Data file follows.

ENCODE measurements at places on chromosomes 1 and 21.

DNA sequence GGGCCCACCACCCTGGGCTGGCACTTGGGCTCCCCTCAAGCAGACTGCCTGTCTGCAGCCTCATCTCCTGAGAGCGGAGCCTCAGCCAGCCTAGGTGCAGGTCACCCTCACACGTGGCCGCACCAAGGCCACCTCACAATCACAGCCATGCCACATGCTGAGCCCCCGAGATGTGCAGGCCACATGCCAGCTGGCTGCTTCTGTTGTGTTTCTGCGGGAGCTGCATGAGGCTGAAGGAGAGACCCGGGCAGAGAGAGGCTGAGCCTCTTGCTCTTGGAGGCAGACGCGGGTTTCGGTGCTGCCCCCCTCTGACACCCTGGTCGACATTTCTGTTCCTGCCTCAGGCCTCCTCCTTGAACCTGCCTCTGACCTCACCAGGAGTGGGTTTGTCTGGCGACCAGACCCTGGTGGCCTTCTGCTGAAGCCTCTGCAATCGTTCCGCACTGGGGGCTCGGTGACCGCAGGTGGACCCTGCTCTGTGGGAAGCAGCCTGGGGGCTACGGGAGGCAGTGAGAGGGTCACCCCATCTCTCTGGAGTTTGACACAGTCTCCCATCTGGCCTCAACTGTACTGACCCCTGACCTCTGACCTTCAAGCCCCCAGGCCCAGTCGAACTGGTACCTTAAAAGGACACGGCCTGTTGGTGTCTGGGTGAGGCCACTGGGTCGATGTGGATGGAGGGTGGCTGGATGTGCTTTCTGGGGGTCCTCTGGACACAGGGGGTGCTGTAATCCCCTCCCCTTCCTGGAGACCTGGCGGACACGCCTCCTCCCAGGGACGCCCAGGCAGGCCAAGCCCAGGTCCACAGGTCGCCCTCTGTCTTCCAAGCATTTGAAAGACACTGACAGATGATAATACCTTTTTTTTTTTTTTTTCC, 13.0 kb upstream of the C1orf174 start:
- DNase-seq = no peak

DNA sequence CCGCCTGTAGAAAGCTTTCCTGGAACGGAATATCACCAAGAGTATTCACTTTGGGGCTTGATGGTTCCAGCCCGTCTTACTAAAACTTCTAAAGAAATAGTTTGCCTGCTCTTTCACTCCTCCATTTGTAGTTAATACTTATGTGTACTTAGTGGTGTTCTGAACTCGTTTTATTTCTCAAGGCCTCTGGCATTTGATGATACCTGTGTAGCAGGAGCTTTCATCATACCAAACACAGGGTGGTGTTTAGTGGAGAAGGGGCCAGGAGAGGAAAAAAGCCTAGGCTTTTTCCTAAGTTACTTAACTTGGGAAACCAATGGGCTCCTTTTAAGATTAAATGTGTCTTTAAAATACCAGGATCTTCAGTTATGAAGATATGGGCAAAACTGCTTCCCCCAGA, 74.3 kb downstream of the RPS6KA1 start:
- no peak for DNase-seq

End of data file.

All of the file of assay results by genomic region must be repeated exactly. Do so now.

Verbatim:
ENCODE measurements at places on chromosomes 1 and 21.

DNA sequence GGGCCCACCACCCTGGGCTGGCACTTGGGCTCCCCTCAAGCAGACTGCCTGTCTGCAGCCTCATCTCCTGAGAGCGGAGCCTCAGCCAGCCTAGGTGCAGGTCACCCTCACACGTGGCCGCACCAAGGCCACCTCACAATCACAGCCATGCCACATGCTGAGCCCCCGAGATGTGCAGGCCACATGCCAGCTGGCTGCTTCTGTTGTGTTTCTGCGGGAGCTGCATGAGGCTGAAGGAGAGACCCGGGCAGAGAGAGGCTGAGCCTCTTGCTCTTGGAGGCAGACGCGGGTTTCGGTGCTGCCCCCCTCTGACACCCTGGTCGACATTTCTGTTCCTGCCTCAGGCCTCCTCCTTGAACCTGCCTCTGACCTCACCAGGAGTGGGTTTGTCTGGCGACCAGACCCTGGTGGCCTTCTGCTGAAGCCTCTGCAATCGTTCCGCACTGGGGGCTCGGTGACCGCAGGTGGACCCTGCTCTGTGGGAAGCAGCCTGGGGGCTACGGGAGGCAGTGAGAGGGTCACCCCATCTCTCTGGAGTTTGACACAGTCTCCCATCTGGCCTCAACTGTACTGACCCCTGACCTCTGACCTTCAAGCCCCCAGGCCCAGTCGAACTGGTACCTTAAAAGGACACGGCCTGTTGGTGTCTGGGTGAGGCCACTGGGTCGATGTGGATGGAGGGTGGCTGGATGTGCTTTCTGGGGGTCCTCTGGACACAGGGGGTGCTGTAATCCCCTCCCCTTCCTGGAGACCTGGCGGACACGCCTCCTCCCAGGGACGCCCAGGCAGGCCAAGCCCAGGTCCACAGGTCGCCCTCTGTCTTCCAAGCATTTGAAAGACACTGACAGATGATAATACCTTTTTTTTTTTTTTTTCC, 13.0 kb upstream of the C1orf174 start:
- DNase-seq = no peak

DNA sequence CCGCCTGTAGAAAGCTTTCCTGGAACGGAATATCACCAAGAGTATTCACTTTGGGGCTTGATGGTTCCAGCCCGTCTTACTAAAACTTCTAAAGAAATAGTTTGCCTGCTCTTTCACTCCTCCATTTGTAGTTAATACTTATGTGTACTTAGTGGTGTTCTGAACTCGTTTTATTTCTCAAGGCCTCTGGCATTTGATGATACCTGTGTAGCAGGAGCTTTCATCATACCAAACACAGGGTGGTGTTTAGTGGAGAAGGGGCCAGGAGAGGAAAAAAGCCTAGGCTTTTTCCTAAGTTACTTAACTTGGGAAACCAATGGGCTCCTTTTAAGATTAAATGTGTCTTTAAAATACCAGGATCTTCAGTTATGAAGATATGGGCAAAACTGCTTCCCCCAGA, 74.3 kb downstream of the RPS6KA1 start:
- no peak for DNase-seq